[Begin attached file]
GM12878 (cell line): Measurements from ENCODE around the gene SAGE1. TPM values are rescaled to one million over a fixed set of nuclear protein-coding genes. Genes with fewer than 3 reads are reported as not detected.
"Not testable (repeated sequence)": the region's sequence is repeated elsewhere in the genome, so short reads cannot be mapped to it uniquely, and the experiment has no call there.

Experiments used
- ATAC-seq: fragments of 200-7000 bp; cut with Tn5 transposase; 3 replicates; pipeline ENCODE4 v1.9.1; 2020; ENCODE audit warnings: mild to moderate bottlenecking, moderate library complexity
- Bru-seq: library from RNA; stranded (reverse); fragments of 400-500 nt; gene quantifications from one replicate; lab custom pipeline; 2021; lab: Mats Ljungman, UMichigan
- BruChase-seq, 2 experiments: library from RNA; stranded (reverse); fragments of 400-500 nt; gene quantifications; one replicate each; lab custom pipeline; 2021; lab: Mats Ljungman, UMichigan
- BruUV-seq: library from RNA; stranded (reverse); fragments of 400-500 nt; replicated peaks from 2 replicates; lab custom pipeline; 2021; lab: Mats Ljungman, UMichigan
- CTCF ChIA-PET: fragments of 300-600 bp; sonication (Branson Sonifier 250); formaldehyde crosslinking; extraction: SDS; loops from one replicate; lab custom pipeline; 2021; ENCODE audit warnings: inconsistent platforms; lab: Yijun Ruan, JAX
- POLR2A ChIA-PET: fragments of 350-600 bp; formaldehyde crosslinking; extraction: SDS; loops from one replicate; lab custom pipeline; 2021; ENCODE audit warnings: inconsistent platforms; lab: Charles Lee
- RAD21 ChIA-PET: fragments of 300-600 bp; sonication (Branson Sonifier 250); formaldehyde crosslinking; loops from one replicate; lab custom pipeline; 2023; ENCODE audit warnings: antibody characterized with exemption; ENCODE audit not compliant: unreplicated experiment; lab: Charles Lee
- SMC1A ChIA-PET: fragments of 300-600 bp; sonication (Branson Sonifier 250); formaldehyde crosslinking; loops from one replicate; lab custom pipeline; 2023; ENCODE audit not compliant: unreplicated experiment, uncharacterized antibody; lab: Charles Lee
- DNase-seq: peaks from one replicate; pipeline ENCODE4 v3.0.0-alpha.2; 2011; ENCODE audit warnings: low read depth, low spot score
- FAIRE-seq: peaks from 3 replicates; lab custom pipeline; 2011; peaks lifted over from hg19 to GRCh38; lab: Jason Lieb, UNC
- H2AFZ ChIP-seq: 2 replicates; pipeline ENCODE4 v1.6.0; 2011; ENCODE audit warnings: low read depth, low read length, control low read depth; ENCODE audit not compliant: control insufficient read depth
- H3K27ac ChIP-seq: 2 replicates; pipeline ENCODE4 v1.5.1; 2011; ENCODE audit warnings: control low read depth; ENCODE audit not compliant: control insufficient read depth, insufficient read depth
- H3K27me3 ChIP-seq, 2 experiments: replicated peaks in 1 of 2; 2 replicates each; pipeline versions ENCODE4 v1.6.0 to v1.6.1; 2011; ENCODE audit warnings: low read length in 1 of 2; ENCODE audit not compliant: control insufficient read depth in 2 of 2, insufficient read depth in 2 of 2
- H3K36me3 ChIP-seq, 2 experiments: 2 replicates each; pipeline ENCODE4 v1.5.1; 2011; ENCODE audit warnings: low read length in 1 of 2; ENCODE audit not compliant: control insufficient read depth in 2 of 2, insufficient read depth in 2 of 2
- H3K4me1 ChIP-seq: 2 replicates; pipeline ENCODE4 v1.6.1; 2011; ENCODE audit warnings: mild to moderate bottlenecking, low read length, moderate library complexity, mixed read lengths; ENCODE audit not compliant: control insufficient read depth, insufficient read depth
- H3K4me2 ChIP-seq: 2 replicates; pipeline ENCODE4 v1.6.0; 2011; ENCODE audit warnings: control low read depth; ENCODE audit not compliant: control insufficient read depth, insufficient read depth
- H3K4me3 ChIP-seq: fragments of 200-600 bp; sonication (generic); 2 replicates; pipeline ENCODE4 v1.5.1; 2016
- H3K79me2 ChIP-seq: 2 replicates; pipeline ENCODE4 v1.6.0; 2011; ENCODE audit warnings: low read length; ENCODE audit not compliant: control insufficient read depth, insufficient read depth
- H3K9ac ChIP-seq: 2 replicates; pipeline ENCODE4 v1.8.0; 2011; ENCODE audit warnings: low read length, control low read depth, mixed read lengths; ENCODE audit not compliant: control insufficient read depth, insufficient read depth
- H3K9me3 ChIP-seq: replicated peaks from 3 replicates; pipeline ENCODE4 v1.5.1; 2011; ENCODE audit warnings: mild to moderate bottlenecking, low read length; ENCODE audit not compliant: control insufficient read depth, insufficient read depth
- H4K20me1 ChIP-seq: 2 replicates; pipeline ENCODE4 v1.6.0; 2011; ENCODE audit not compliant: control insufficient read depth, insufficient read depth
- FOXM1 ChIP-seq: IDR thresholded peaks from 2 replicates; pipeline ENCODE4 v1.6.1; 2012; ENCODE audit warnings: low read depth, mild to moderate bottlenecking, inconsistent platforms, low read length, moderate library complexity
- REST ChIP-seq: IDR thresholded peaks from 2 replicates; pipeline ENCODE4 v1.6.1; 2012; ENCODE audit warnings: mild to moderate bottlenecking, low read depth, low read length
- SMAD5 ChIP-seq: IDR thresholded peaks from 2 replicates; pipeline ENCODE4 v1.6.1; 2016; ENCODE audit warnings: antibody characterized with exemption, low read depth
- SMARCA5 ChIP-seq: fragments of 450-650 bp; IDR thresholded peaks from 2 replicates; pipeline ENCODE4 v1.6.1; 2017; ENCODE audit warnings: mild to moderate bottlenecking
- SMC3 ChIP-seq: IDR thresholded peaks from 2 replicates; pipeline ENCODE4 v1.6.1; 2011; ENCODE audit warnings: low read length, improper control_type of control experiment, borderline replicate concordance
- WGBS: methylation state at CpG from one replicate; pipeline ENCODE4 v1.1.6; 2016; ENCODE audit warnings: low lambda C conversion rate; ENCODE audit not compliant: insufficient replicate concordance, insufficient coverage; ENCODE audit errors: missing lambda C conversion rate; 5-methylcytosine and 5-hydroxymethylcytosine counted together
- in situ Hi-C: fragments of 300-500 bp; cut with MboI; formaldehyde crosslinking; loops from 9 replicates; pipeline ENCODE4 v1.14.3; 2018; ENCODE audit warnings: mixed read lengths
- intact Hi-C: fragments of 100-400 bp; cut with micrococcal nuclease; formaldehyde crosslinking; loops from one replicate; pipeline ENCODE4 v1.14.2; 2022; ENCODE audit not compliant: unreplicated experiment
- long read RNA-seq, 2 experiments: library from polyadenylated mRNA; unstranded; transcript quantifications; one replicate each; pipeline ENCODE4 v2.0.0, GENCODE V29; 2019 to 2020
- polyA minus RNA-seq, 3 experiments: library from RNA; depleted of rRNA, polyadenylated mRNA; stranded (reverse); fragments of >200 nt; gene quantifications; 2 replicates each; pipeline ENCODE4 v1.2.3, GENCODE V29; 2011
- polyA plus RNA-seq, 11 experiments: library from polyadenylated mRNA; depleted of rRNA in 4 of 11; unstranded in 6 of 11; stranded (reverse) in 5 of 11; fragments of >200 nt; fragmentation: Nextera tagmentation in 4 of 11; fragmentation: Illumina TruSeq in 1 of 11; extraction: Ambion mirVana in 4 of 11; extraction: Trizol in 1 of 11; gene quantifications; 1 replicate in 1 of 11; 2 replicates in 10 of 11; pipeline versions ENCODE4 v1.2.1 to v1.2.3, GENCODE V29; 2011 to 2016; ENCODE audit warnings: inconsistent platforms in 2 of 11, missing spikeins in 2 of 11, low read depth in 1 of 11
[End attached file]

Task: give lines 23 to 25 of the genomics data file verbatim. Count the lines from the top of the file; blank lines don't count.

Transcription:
- H3K9me3 ChIP-seq: replicated peaks from 3 replicates; pipeline ENCODE4 v1.5.1; 2011; ENCODE audit warnings: mild to moderate bottlenecking, low read length; ENCODE audit not compliant: control insufficient read depth, insufficient read depth
- H4K20me1 ChIP-seq: 2 replicates; pipeline ENCODE4 v1.6.0; 2011; ENCODE audit not compliant: control insufficient read depth, insufficient read depth
- FOXM1 ChIP-seq: IDR thresholded peaks from 2 replicates; pipeline ENCODE4 v1.6.1; 2012; ENCODE audit warnings: low read depth, mild to moderate bottlenecking, inconsistent platforms, low read length, moderate library complexity